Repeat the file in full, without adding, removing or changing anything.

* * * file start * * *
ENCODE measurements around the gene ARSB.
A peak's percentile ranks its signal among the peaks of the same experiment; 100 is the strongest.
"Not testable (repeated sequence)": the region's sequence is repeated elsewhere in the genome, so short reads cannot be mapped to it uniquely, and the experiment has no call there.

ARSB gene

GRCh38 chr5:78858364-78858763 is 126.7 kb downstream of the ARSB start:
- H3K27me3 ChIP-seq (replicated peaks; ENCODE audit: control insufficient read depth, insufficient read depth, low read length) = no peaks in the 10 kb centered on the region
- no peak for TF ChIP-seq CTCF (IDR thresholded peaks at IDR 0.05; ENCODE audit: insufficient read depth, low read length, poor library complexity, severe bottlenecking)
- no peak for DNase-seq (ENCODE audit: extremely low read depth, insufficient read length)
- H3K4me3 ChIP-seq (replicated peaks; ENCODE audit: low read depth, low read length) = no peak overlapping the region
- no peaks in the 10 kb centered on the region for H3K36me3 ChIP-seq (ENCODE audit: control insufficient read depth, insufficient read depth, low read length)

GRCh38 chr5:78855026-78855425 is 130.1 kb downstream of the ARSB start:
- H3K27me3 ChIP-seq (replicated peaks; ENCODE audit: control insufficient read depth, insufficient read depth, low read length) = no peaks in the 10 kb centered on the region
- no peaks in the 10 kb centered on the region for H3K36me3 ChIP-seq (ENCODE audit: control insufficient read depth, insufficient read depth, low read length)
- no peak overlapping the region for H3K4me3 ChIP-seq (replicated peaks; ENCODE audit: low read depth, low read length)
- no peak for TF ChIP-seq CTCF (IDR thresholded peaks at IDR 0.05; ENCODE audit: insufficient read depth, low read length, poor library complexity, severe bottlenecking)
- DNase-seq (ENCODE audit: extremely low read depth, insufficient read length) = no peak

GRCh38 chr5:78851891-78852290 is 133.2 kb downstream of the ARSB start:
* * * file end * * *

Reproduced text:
ENCODE measurements around the gene ARSB.
A peak's percentile ranks its signal among the peaks of the same experiment; 100 is the strongest.
"Not testable (repeated sequence)": the region's sequence is repeated elsewhere in the genome, so short reads cannot be mapped to it uniquely, and the experiment has no call there.

ARSB gene

GRCh38 chr5:78858364-78858763 is 126.7 kb downstream of the ARSB start:
- H3K27me3 ChIP-seq (replicated peaks; ENCODE audit: control insufficient read depth, insufficient read depth, low read length) = no peaks in the 10 kb centered on the region
- no peak for TF ChIP-seq CTCF (IDR thresholded peaks at IDR 0.05; ENCODE audit: insufficient read depth, low read length, poor library complexity, severe bottlenecking)
- no peak for DNase-seq (ENCODE audit: extremely low read depth, insufficient read length)
- H3K4me3 ChIP-seq (replicated peaks; ENCODE audit: low read depth, low read length) = no peak overlapping the region
- no peaks in the 10 kb centered on the region for H3K36me3 ChIP-seq (ENCODE audit: control insufficient read depth, insufficient read depth, low read length)

GRCh38 chr5:78855026-78855425 is 130.1 kb downstream of the ARSB start:
- H3K27me3 ChIP-seq (replicated peaks; ENCODE audit: control insufficient read depth, insufficient read depth, low read length) = no peaks in the 10 kb centered on the region
- no peaks in the 10 kb centered on the region for H3K36me3 ChIP-seq (ENCODE audit: control insufficient read depth, insufficient read depth, low read length)
- no peak overlapping the region for H3K4me3 ChIP-seq (replicated peaks; ENCODE audit: low read depth, low read length)
- no peak for TF ChIP-seq CTCF (IDR thresholded peaks at IDR 0.05; ENCODE audit: insufficient read depth, low read length, poor library complexity, severe bottlenecking)
- DNase-seq (ENCODE audit: extremely low read depth, insufficient read length) = no peak

GRCh38 chr5:78851891-78852290 is 133.2 kb downstream of the ARSB start: